When the debate about terrorism and citizenship went crazy earlier this year, and the government and right-wing media were whipping each other into ever greater frenzies, many observed that a calm voice of reason was required.

Most likely, no one imagined that that voice would be Senator Ricky Muir. In the pages of the “chattering classes” journal, The Guardian, Muir noted that the government was ruling by fear and wedging the ALP through “fear mongering and scare campaigning”. That it was written by, rather than ghost-written for, Muir was suggested by his admonition to the government to “… have a good, calm argument to back up their views — not jump up and down screaming that the boogie man is coming in the hope that everybody will pull the blankets over their head and pee the bed”.

No doubt it surprised many readers. It surprised the government even more, as the Coalition had believed that, whatever his other enthusiasms, Muir could be counted on to toe the line on “national security” — given the frenzy that was being whipped up on the front pages of the tabloids.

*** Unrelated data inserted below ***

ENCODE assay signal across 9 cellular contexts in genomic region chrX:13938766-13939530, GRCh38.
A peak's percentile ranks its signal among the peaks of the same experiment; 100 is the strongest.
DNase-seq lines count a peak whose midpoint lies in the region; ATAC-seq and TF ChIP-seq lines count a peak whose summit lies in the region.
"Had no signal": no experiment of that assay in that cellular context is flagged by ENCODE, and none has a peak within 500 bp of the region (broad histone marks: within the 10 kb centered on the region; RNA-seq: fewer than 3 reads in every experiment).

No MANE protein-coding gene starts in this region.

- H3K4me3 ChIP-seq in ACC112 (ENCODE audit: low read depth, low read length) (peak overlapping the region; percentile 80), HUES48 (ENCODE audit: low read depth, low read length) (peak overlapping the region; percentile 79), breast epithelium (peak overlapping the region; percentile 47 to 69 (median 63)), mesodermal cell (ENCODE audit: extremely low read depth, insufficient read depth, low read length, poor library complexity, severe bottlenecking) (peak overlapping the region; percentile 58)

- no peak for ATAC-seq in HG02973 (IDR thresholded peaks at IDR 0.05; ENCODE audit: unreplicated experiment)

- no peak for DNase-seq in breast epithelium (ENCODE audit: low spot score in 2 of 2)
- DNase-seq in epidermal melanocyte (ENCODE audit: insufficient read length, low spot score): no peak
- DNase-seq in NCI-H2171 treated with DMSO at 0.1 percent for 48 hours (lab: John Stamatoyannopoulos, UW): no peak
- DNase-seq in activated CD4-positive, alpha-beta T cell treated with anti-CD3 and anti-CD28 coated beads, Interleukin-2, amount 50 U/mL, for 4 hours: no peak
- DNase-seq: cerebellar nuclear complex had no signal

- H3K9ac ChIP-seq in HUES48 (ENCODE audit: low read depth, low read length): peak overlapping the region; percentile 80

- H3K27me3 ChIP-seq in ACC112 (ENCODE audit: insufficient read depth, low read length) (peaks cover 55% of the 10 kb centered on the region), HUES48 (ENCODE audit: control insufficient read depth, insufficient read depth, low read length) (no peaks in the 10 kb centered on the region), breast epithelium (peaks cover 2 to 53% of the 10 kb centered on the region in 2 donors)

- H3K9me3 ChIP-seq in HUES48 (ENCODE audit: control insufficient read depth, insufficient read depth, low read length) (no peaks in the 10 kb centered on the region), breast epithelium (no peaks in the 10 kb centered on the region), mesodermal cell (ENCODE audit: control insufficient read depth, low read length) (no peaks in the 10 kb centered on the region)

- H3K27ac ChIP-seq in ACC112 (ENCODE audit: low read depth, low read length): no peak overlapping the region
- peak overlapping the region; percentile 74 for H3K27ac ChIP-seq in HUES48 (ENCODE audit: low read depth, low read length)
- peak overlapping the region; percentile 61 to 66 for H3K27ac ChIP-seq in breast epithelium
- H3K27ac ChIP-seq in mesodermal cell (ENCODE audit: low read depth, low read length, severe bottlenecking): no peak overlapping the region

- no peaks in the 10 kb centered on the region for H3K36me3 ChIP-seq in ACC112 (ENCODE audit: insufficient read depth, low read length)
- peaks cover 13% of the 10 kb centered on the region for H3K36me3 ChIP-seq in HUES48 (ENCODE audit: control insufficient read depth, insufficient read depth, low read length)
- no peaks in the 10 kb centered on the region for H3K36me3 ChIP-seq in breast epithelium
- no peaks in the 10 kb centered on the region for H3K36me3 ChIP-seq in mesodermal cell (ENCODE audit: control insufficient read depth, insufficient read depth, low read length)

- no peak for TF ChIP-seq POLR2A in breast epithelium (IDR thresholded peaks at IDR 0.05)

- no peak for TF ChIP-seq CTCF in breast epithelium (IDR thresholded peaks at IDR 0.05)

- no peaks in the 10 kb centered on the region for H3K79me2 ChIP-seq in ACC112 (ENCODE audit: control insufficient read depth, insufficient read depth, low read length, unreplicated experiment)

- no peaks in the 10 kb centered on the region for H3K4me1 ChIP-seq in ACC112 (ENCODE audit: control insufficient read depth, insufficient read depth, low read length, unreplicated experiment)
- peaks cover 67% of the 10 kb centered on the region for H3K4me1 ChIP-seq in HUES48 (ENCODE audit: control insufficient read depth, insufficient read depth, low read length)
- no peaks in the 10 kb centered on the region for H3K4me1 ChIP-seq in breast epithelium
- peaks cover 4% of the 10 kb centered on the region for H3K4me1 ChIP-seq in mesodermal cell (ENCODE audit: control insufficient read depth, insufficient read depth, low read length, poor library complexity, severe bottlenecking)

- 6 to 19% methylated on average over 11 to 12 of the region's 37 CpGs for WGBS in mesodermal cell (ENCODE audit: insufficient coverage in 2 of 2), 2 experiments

Yet if they were hoping for a predictable “redneck” response, they hadn’t been paying attention. Since his surprise election in 2013, Muir has been bucking expectations in what he supports and champions. Pretty early on it became clear that Muir was his own man on issues such as employment, industrial relations and rural development.

The right quickly wrote him off as a reliable stooge quite a few months ago on those matters. Yet even though it’s clear that Muir always had a consistent, if unarticulated, working-class politics, his recent forays — into renewable energy, security laws, and same-sex marriage — have raised the question as to where Muir stops and his smart new office starts. In particular, there are questions as to the influence of Jonathan Sharman, his new principal adviser.

Ricky Muir began in a way that didn’t fill many on the left with enthusiasm — elected as a representative of the Australian Motoring Enthusiasts Party, with 0.5% of the primary vote in Victoria. The party sounded like an Age reader’s nightmare, established and run by a Queensland couple, Keith and Sharyn Littler.